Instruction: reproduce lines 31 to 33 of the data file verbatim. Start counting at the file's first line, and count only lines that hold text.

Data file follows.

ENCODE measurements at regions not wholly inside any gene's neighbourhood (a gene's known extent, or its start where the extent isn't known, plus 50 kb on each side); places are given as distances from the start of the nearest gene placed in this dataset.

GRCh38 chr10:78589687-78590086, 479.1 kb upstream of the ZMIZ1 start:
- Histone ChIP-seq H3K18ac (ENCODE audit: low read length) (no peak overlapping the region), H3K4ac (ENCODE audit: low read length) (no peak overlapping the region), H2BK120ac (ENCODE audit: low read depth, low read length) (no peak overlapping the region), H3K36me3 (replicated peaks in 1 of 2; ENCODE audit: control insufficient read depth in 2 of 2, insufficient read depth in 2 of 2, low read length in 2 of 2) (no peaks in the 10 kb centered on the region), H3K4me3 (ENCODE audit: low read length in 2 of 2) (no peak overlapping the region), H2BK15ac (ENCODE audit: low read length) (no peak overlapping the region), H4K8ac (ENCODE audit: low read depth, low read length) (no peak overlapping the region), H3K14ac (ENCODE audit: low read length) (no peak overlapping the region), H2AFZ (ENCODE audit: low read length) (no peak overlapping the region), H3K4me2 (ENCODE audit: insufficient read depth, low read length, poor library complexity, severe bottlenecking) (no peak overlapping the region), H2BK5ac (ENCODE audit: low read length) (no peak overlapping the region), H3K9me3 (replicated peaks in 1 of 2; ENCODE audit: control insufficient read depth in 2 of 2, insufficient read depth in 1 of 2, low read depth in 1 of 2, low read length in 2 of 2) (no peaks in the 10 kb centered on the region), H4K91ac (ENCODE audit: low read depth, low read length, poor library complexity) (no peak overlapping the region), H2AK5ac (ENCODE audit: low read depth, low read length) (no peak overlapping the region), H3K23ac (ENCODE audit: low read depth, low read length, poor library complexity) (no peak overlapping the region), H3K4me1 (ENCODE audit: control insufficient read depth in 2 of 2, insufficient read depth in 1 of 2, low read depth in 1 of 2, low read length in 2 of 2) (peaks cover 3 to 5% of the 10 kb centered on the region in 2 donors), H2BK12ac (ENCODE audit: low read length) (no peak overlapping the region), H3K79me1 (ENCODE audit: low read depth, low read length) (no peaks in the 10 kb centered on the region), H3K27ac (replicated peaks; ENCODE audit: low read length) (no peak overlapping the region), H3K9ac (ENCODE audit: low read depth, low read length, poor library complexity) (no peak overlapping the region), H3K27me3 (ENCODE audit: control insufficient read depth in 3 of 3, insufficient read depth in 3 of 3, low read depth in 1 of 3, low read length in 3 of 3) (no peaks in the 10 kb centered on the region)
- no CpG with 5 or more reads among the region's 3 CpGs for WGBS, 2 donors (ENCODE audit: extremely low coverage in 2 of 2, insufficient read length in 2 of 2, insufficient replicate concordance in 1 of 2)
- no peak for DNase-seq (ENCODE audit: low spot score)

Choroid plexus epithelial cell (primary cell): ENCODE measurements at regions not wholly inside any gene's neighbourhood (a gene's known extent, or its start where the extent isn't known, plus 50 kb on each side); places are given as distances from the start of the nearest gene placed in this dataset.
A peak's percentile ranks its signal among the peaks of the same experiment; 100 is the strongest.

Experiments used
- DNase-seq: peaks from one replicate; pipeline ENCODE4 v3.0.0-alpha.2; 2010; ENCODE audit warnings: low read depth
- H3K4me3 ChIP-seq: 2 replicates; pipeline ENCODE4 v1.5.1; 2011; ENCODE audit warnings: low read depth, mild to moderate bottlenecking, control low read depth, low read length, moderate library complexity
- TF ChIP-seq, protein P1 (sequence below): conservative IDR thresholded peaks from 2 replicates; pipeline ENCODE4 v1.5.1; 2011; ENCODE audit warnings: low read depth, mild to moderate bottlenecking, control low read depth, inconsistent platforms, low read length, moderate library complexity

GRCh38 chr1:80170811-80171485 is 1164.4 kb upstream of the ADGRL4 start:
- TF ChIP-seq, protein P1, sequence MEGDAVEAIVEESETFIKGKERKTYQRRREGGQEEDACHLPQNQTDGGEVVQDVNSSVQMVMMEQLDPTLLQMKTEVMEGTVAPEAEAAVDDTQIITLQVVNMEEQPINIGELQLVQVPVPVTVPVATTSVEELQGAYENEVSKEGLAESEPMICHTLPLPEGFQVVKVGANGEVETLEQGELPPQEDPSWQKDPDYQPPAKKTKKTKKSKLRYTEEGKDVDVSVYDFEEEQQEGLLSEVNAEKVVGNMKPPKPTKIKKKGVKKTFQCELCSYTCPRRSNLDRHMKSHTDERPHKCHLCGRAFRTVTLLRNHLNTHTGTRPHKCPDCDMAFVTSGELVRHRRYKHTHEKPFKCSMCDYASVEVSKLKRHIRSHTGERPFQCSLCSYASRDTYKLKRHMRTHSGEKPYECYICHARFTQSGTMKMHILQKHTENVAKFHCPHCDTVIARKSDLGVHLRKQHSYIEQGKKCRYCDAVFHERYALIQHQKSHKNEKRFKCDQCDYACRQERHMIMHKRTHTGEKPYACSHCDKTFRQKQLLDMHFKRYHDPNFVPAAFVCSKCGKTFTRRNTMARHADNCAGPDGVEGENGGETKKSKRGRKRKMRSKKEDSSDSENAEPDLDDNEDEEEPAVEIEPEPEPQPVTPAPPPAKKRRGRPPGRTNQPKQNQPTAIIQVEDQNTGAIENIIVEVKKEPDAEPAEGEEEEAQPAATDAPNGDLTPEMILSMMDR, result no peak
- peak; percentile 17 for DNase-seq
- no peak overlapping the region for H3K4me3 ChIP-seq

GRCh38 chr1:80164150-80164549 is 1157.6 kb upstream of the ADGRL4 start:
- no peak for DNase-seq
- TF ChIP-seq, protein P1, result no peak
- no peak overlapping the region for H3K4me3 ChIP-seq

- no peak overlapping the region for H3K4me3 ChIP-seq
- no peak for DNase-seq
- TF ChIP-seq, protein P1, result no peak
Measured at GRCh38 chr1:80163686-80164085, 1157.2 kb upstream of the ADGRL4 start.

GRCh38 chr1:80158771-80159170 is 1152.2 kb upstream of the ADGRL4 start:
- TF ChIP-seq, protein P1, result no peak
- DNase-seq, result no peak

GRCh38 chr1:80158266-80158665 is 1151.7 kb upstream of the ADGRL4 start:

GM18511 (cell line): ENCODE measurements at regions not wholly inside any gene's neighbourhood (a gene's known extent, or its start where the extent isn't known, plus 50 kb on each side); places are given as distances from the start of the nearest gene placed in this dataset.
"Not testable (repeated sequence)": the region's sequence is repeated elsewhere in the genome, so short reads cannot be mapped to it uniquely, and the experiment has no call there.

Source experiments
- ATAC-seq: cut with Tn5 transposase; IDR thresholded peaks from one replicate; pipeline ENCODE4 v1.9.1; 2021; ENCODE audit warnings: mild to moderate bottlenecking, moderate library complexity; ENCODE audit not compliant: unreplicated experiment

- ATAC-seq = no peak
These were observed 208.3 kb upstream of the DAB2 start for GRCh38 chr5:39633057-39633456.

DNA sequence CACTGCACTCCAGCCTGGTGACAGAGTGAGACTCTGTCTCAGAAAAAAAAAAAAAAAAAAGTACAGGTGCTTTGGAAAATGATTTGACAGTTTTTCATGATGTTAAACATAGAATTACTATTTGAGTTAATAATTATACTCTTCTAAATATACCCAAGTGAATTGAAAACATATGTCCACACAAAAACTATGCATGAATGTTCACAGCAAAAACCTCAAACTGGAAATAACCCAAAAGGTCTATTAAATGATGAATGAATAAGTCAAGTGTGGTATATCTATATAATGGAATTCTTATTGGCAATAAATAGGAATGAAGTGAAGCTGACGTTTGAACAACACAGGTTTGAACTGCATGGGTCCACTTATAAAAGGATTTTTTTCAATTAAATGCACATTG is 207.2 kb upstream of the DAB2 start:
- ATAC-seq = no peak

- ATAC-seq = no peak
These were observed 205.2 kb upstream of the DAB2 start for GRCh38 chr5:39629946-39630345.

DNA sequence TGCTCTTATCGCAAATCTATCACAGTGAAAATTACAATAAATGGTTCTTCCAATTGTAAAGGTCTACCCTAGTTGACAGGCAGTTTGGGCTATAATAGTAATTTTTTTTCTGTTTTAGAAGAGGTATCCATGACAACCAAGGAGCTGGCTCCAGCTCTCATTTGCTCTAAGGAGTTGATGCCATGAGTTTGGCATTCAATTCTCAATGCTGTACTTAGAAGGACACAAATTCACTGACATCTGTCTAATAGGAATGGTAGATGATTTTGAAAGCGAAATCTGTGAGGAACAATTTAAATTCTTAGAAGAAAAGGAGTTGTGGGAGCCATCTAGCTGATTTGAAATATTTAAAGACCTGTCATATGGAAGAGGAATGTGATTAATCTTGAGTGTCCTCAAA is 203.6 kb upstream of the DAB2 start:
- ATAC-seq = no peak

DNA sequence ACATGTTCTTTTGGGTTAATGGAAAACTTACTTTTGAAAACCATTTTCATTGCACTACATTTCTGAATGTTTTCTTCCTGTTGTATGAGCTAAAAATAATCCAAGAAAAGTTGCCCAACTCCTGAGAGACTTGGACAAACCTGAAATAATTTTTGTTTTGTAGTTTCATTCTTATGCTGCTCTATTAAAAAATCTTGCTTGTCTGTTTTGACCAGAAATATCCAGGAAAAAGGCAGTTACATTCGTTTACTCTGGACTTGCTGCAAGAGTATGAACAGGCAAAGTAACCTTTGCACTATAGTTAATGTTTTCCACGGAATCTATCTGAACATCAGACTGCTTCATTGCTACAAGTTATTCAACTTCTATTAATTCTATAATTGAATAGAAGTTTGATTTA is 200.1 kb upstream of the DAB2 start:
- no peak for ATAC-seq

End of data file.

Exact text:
- ATAC-seq: cut with Tn5 transposase; IDR thresholded peaks from one replicate; pipeline ENCODE4 v1.9.1; 2021; ENCODE audit warnings: mild to moderate bottlenecking, moderate library complexity; ENCODE audit not compliant: unreplicated experiment

- ATAC-seq = no peak
These were observed 208.3 kb upstream of the DAB2 start for GRCh38 chr5:39633057-39633456.